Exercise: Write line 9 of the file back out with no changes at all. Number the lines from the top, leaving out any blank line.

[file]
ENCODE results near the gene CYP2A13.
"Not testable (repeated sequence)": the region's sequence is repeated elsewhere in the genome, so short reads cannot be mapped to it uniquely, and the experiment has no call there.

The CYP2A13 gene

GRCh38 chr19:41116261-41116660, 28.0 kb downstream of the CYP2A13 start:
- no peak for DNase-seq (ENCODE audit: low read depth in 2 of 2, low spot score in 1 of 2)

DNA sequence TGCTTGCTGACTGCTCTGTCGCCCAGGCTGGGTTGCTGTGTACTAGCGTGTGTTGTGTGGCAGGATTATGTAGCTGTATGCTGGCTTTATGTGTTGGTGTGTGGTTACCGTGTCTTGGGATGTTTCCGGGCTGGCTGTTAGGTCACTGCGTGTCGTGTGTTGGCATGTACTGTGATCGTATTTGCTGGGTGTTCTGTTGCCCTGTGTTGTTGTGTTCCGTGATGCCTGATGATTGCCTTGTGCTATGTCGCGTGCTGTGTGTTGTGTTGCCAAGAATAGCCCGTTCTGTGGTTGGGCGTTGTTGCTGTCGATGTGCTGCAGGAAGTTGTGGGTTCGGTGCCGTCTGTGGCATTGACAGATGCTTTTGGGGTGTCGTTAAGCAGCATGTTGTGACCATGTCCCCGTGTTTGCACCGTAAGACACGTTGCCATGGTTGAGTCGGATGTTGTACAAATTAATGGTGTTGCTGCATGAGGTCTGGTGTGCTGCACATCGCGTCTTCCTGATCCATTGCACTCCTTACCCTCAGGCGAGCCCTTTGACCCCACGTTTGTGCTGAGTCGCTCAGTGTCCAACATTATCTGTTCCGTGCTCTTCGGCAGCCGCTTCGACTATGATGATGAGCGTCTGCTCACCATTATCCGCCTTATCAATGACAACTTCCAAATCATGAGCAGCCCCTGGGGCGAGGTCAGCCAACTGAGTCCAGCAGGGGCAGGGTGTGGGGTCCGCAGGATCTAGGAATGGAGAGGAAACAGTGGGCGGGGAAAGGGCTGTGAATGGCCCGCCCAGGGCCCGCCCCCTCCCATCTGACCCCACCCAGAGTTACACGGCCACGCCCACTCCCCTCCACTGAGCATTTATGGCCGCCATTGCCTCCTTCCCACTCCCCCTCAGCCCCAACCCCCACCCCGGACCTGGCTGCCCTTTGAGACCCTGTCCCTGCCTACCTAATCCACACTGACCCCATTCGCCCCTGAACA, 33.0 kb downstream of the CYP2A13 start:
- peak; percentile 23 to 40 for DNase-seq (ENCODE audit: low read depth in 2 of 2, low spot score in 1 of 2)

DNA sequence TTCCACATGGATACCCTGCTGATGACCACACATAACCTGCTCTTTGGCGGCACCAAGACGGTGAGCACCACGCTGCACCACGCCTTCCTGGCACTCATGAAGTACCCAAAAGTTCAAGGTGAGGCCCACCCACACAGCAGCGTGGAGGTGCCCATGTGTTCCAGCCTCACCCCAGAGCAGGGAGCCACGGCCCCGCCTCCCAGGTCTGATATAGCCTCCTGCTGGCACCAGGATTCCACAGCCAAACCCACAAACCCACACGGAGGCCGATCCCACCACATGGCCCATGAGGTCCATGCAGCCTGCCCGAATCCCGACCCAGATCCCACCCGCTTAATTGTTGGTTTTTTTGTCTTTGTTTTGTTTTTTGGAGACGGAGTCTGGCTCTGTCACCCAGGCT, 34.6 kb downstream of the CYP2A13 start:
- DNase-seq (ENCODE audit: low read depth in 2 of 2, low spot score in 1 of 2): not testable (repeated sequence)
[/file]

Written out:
- DNase-seq (ENCODE audit: low read depth in 2 of 2, low spot score in 1 of 2): not testable (repeated sequence)